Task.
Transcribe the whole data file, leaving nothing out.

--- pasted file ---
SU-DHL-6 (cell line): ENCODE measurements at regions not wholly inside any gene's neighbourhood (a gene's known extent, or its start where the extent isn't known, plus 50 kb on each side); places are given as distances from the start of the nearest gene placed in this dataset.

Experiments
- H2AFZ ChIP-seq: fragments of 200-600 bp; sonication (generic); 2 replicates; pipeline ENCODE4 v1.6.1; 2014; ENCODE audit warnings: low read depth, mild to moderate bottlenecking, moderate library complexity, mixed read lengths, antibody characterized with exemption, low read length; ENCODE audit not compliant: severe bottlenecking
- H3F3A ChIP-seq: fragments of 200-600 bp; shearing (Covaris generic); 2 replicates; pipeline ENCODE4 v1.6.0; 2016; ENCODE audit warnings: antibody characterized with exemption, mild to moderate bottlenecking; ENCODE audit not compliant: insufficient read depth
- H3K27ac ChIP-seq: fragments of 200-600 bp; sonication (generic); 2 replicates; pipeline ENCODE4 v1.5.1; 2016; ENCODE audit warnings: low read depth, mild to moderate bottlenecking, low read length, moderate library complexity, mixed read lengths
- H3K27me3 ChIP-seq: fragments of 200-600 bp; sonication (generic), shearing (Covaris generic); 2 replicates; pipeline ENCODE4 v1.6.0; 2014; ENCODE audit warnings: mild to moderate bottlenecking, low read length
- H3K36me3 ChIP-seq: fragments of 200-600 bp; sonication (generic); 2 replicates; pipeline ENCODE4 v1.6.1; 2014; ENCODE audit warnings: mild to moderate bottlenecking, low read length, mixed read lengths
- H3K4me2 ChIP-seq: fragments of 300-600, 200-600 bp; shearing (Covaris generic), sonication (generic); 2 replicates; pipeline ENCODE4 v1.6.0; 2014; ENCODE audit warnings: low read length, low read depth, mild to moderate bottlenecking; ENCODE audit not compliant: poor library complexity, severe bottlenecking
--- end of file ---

SU-DHL-6 (cell line): ENCODE measurements at regions not wholly inside any gene's neighbourhood (a gene's known extent, or its start where the extent isn't known, plus 50 kb on each side); places are given as distances from the start of the nearest gene placed in this dataset.

Experiments
- H2AFZ ChIP-seq: fragments of 200-600 bp; sonication (generic); 2 replicates; pipeline ENCODE4 v1.6.1; 2014; ENCODE audit warnings: low read depth, mild to moderate bottlenecking, moderate library complexity, mixed read lengths, antibody characterized with exemption, low read length; ENCODE audit not compliant: severe bottlenecking
- H3F3A ChIP-seq: fragments of 200-600 bp; shearing (Covaris generic); 2 replicates; pipeline ENCODE4 v1.6.0; 2016; ENCODE audit warnings: antibody characterized with exemption, mild to moderate bottlenecking; ENCODE audit not compliant: insufficient read depth
- H3K27ac ChIP-seq: fragments of 200-600 bp; sonication (generic); 2 replicates; pipeline ENCODE4 v1.5.1; 2016; ENCODE audit warnings: low read depth, mild to moderate bottlenecking, low read length, moderate library complexity, mixed read lengths
- H3K27me3 ChIP-seq: fragments of 200-600 bp; sonication (generic), shearing (Covaris generic); 2 replicates; pipeline ENCODE4 v1.6.0; 2014; ENCODE audit warnings: mild to moderate bottlenecking, low read length
- H3K36me3 ChIP-seq: fragments of 200-600 bp; sonication (generic); 2 replicates; pipeline ENCODE4 v1.6.1; 2014; ENCODE audit warnings: mild to moderate bottlenecking, low read length, mixed read lengths
- H3K4me2 ChIP-seq: fragments of 300-600, 200-600 bp; shearing (Covaris generic), sonication (generic); 2 replicates; pipeline ENCODE4 v1.6.0; 2014; ENCODE audit warnings: low read length, low read depth, mild to moderate bottlenecking; ENCODE audit not compliant: poor library complexity, severe bottlenecking